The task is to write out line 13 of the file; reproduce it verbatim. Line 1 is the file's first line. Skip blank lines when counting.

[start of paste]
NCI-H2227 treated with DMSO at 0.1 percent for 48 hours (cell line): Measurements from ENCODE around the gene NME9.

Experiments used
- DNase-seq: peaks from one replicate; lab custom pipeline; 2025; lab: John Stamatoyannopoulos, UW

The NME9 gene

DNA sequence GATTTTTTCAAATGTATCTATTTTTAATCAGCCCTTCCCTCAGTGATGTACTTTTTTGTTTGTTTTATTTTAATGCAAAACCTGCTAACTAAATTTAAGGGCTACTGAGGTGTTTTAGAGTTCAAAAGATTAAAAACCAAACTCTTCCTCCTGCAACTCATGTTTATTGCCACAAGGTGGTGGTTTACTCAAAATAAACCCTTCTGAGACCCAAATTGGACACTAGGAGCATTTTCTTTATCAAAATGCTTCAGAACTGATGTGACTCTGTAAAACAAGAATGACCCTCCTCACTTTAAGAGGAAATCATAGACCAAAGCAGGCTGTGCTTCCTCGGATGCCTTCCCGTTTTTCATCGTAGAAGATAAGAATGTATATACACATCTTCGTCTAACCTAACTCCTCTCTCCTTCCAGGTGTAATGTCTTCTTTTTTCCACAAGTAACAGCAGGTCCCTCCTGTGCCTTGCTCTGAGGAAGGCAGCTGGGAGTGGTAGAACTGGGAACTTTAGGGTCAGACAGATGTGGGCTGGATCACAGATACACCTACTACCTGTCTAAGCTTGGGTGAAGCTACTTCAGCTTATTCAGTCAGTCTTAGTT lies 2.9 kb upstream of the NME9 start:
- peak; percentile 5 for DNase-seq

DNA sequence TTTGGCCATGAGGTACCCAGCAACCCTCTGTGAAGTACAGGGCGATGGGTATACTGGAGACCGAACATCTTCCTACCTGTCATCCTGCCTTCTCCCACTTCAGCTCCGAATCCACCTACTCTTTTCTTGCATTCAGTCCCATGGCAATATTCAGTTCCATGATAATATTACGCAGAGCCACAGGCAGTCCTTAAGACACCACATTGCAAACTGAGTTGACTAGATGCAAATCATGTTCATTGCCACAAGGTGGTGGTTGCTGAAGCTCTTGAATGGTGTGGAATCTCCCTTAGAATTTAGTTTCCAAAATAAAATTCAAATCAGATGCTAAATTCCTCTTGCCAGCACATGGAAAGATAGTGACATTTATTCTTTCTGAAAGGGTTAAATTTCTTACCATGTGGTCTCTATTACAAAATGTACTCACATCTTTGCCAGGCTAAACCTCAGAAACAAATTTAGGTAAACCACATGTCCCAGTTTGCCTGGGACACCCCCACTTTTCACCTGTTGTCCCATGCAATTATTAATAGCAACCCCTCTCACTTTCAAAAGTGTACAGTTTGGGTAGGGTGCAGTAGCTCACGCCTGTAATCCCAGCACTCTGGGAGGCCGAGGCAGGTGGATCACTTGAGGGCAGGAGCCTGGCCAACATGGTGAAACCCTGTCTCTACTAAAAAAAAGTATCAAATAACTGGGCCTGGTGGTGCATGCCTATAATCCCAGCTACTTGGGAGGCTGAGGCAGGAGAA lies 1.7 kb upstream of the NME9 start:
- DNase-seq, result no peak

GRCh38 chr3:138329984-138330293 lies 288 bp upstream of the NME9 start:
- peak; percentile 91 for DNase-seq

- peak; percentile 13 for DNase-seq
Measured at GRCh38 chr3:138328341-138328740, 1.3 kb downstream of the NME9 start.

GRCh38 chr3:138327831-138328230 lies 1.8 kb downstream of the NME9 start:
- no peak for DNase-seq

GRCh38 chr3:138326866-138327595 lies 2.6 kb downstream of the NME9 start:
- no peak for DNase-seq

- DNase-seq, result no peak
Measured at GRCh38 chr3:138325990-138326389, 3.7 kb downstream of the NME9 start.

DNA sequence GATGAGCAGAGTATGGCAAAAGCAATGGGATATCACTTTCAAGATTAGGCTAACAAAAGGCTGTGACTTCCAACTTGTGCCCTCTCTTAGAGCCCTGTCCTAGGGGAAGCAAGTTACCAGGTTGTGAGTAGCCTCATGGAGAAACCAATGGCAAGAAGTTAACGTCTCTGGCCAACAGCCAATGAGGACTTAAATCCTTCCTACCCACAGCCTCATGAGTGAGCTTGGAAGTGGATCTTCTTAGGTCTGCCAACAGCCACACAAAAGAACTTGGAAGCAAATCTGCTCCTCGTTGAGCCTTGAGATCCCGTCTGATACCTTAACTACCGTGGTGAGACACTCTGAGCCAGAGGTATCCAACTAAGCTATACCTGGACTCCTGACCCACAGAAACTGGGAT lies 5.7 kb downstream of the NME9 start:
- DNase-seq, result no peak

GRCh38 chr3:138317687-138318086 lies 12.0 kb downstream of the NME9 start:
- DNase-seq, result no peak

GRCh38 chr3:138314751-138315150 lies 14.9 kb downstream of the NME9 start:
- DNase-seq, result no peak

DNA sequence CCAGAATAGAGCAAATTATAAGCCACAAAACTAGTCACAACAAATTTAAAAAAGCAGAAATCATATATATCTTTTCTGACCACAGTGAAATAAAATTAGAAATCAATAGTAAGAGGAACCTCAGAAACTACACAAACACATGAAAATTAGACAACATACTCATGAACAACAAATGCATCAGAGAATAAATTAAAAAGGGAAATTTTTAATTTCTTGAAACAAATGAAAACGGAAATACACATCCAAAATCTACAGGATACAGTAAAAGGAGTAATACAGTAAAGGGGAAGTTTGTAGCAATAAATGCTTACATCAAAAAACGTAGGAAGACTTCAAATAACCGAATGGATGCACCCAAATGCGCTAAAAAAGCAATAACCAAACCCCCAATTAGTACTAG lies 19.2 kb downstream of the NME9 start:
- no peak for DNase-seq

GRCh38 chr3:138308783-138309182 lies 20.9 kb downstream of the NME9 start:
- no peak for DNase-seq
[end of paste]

GRCh38 chr3:138327831-138328230 lies 1.8 kb downstream of the NME9 start: